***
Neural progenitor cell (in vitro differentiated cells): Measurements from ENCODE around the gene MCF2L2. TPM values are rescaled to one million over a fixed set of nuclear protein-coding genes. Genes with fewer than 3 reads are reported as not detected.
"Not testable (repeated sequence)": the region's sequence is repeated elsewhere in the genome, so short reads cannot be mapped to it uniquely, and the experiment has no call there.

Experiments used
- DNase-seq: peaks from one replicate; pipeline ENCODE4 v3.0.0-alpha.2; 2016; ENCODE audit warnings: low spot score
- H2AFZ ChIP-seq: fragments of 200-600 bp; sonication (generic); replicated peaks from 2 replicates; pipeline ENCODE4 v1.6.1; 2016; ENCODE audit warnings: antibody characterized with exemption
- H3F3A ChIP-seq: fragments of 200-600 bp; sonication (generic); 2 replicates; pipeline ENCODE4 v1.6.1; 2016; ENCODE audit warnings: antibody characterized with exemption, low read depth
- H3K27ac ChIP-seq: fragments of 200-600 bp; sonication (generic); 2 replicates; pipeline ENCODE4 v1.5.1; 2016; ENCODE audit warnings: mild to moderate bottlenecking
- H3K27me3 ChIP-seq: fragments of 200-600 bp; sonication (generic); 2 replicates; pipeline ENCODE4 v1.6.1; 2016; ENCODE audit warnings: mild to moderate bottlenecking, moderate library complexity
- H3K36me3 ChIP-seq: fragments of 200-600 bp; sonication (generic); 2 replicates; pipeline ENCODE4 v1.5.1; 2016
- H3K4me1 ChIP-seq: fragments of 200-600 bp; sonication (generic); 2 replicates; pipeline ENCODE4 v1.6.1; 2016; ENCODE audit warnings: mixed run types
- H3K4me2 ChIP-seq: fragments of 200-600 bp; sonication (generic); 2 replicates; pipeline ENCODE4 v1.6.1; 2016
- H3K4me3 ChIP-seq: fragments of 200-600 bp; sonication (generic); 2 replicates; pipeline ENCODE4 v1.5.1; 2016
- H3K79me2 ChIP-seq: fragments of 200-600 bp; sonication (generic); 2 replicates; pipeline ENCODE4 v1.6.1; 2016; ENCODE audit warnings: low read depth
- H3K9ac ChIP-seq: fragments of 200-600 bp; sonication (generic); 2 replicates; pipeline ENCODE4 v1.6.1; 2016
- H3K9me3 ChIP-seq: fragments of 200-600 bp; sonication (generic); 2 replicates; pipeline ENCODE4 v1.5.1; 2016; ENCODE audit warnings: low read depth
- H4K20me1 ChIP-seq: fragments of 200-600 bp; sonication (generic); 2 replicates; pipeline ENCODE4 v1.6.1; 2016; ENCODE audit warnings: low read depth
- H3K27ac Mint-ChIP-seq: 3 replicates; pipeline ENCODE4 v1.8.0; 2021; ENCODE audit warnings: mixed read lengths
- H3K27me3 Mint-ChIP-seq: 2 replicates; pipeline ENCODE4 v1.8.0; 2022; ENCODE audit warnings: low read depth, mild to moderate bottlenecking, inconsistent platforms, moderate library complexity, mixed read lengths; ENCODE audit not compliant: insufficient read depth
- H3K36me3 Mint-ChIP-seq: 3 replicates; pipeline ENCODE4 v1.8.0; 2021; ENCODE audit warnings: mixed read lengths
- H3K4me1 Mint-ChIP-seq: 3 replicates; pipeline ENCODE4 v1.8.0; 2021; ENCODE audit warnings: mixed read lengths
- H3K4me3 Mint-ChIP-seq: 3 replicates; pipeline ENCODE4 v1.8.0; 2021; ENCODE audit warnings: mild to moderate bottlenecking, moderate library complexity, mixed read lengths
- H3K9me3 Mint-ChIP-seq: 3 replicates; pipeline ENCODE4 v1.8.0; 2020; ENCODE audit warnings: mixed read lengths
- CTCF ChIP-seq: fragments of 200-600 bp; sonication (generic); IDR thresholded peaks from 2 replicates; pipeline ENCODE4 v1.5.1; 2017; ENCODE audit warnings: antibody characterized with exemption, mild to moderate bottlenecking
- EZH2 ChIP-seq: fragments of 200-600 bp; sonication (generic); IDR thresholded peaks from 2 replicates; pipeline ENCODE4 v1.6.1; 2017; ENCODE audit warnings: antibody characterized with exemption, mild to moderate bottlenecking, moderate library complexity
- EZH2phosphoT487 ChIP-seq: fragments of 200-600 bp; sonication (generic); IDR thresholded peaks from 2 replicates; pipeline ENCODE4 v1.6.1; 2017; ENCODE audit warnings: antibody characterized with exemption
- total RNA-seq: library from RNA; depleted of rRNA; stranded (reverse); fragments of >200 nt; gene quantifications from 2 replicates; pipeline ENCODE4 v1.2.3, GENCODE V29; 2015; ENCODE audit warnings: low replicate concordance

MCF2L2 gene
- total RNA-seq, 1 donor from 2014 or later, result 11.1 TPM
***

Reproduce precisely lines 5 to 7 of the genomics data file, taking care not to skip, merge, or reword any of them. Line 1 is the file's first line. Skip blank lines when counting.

- H2AFZ ChIP-seq: fragments of 200-600 bp; sonication (generic); replicated peaks from 2 replicates; pipeline ENCODE4 v1.6.1; 2016; ENCODE audit warnings: antibody characterized with exemption
- H3F3A ChIP-seq: fragments of 200-600 bp; sonication (generic); 2 replicates; pipeline ENCODE4 v1.6.1; 2016; ENCODE audit warnings: antibody characterized with exemption, low read depth
- H3K27ac ChIP-seq: fragments of 200-600 bp; sonication (generic); 2 replicates; pipeline ENCODE4 v1.5.1; 2016; ENCODE audit warnings: mild to moderate bottlenecking